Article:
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Any solar physicists that could answer a question about iron?

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posted on Feb, 15 2012 @ 11:17 AM
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In the physics of the sun and all other stars it is said that once the core starts producing iron in it's fusion process it will catastrophically fail resulting in a supernova event in a very short order. What would happen if an asteroid consisting of mainly iron weighing millions of tonnes were to crash in to a star? Would that iron survive and poison the star and cause it to fail?




posted on Feb, 15 2012 @ 11:21 AM
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reply to post by Kulkulkan
 


Very good question, will sit back to see responses.



posted on Feb, 15 2012 @ 11:34 AM
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The core of a star must reach a certain size in the fusion production of iron, around 1.5 of our sun's, for it to go supernova. I don't think an incidental asteroid could affect that since it's the core's inability to support it's own mass that makes it go supernova.



posted on Feb, 15 2012 @ 11:48 AM
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Millions of tons would be insignificant, like pouring a bucket of water in the ocean.

Interesting question though...



posted on Feb, 15 2012 @ 02:08 PM
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Fusing elements heavier than iron requires energy input rather than releasing energy and so the fusion process slows as iron accumulates and the core, due to its weight, density and low energy output can no longer exert a balancing pressure against gravity's pull, so it collapses.



posted on Feb, 15 2012 @ 03:32 PM
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An interesting question related to this. when a star dies completely, doesn't it create a black hole?
I cant remember if this was just a thought, or if it was something I had read. But when a star dies its mass collapses into itself and distorts space with the immense mass concentrated in a small area that it creates a temporal distortion and causes a black hole?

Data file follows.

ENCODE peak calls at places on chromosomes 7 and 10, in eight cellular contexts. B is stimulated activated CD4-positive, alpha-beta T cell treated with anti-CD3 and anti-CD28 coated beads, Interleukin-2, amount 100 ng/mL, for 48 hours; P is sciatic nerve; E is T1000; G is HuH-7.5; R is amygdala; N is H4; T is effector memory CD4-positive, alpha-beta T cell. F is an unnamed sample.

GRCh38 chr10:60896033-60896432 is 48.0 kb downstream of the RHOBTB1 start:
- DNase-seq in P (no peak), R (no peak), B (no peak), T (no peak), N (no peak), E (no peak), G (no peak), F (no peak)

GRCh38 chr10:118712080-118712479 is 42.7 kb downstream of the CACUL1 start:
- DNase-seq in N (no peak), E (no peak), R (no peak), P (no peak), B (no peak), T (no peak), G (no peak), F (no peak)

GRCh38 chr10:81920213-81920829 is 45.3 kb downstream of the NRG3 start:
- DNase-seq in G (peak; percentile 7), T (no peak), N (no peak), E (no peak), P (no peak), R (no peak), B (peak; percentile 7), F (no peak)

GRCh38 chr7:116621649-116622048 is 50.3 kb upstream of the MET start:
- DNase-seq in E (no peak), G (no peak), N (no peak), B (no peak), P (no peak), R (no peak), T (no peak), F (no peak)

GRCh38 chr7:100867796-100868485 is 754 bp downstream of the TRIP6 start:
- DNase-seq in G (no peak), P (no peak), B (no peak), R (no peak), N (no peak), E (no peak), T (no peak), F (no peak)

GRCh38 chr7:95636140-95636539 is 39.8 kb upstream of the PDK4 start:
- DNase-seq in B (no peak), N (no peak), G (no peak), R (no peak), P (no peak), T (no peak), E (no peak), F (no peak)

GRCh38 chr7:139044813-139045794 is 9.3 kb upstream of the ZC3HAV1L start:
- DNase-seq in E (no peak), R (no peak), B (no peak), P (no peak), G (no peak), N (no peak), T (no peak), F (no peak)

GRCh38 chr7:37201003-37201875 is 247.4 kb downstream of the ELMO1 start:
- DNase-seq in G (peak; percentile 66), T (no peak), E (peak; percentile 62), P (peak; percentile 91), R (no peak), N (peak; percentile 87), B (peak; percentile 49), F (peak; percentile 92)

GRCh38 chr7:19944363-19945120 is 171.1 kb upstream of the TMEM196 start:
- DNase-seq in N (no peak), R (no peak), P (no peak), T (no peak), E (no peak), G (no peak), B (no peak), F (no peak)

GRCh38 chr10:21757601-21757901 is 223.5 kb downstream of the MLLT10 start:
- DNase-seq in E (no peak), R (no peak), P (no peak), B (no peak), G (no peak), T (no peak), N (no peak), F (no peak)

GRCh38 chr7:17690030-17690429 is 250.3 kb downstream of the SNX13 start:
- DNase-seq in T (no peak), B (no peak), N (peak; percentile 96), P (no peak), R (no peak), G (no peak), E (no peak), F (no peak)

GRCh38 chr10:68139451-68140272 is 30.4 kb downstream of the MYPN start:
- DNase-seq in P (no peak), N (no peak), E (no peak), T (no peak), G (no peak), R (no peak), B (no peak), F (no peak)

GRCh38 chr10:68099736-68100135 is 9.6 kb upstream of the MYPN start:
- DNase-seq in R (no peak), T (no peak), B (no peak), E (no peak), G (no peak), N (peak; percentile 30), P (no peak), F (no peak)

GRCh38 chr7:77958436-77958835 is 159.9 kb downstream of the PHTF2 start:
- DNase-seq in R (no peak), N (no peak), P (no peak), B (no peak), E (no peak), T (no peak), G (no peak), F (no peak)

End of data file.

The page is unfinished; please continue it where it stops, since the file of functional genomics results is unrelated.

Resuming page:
Assuming that what I had asked is correct, couldn't that imply that a star, as it collapses, creates elements even heavier than the ones we've synthesized to date? The heaviest element I can remember from chemistry class is ununpentium(115), and as I read an updated periodic table I see they've managed to create at least 117, and they also mention a possible "Island of stability" for elements with atomic numbers greater than 111. If a sun is a fusion reactor, constantly taking elements and making them into heavier new elements, couldn't that mean that near the end of its life, it could create elements this heavy?

I understand that stars, even in infancy, are extremely heavy. But, again assuming that the above question is correct, how could a star collapse to create something as powerful as a black hole using only iron? Or is it simply that 'over the hill moment' when a star begins to produce iron that it is a sign of its life cycle nearing a relative end?



posted on Feb, 21 2012 @ 06:34 PM
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ok first of all
the only stars what produce iron in their cores are giants (20-1000 solar masses)
these die and create supernova with their last breath
so yeah is like throwing a grain of sand on a beach trying to make a difference
if a planet made of pure iron (between size of saturn/jupiter) slammed into sun maybe then i would worry
even if it didnt blow up sun it would make a pretty nasty firework show for inhabitants of the inner planets (US)

just to scare few people ill throw this one out there

"rouge white dwarf comes dangerously close to the sun and ignites a type 1a supernova"

a rouge star can come into existence when its binary partner (its twin) comes too close to the galactic center
and is devoured by the milkyway's super-massive black hole at its center and the white dwarf is "slingshotted" across the vastness of space at a sizeable fraction of the speed of light
(about 1/4 - 1/2) 74,948,114 to 149,896,229 meters per second!!!

google keywords

type 1a supernova
rouge star/planet
super-massive black hole (Sagittarius A*)



posted on Feb, 22 2012 @ 04:56 AM
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The star goes supernova only when it has run out of other fusionable elements. Since it takes more energy to fuse iron than is liberated in the process, the fusion process stops completely at this point, and gravity takes over. The star "implodes" because of the crushing gravitational force, and then "rebounds" in a supernova explosion.



posted on Feb, 22 2012 @ 05:20 AM
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And something to get your head around ...

Reach out to the nearest object next to you that's made of iron or steel and guess what ?
You're touching "star stuff" !


Even better ... the red blood cells in your/my body contains iron.
A part of a supernova is in your body !




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